I am extraordinarily lucky; my grandparents are still alive and, because of step parentage, I have actually picked up a few extra grandparents along the way. My grandparents are lucky too, they have been bestowed with lots and lots of grandchildren. One set even have several great grandchildren. When you’re in this situation it can be difficult to imagine that older people might end up alone, but they do.
Sometimes people lose their children early or become estranged from their family. Perhaps they never had children and it was always just the two of them, so when a partner dies an elderly person can suddenly find themselves all alone. Or perhaps they’re like my friend Patrick, who is 74 and never got married. He never had any kids, his sister died when he was a teenager and his parents passed away long ago. A few years ago he lived in a council house in Leeds by himself. He used to volunteer collecting money for Syrians. He would walk for miles each day with a collection box asking for spare change. He’s a true diamond.
Then a couple of years ago arthritis got him and he could no longer go out without great difficulty. He found himself all alone in the world. In a moment of desperation he called the charity I worked for and asked for ‘that girl who brought me the collection boxes’. He told me I was one of his only friends and asked me if I might visit him from time-to-time. I did. He’s part of my family now and I don’t know what I ever did without him.
Nobody was more surprised about ending up lonely than Patrick was. His condition worsened so incredibly quickly that he didn’t have time to come to terms with it. One minute he could walk for miles and the next minute he was stuck in his bed, or that was how it felt anyway. It plunged him into a great sadness, because he realised that he was completely reliant on people coming to visit him now if he wanted company. He’d never been in this situation before and he felt completely helpless. He never told me any of this, but we’ve been friends for three years now. I know him completely and I know that this is how he felt without him having to tell me. I don’t know what he would have done if I hadn’t turned up to visit him that day. If I’m honest I’m not sure he would still be here.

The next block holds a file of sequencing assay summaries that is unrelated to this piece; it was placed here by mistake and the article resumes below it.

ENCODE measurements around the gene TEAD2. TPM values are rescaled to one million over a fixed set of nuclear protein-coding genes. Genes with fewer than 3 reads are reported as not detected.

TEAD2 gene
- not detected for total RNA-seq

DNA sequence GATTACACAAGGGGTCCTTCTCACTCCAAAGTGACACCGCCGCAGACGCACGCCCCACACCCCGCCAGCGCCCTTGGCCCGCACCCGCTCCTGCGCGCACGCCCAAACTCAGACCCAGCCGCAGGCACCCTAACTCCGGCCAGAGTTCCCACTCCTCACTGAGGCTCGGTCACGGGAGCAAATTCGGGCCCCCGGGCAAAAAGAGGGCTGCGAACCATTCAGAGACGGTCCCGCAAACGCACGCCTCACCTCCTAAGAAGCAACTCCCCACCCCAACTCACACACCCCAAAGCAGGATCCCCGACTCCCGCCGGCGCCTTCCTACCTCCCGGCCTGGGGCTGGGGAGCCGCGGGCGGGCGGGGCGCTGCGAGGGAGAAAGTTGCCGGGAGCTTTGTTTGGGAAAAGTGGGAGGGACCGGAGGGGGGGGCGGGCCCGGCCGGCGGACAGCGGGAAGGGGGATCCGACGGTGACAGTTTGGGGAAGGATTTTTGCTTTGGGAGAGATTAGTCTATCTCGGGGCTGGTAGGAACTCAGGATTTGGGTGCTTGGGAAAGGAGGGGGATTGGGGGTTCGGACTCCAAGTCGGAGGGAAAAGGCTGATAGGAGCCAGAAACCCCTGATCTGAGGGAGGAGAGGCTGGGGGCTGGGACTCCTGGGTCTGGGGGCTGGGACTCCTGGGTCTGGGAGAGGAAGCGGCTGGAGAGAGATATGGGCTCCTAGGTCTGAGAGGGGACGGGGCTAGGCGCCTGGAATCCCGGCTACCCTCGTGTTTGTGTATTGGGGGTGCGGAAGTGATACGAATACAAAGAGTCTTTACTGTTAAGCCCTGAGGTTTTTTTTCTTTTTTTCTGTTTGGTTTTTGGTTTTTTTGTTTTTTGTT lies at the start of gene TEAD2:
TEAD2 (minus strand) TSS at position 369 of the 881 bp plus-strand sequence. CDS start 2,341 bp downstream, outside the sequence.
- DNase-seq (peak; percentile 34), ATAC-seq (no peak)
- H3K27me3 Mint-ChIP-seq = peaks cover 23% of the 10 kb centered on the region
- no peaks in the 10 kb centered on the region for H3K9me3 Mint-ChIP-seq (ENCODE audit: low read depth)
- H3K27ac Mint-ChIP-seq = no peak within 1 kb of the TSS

Patrick is a wonderful, hard-working man. He speaks Urdu, which he learnt because he loves Muslim people. He’s a dedicated Christian and he greets everyone with ‘God bless you’. His goodbye is a ‘God be with you always’. He absolutely adores wolves; he donates monthly to the UK Wolf Conservation Trust. Dogs, which are of course the next best thing, send him into frenzy of excitement. Nobody is allowed to sit on Patrick’s chair, unless of course they are a dog. He tells me all the time that he thinks he’s part animal. He is a truly wonderful and fascinating person and the thought of him being completely alone breaks my heart.
1.2 million old people in the UK are chronically lonely. Age UK has a really scary tool on their website where you can enter your postcode and it shows you how lonely your area is. The truth is that there are likely to be elderly people really close to you who barely speak to anyone day-to-day and you, my friend, have the chance to make a real difference to someone’s life by donating just a little bit of your time.
I bet there are very few people who ever suspected that they would end up alone. You may be sitting there now with your family around you, but that could be you one day. Nobody ever sets out to be lonely.
You’ve no doubt already made your New Year’s Resolutions, but this year we’re asking you to add an extra one alongside the ‘reading more’ and ‘eating less’ resolutions you likely make every year. There are tonnes of charities out there who can introduce you to a lonely elderly person in your area. You can call them once a week, invite them for dinner or pop in to visit them every now and again. If you have children then this is a great way to show them how easy it is to give back to the community. There are lots of options to suit even the busiest of lives.
Make a real difference in 2018 by curing someone’s loneliness. Who knows, you might even make a brand new best friend like I did.
By Sarah Gate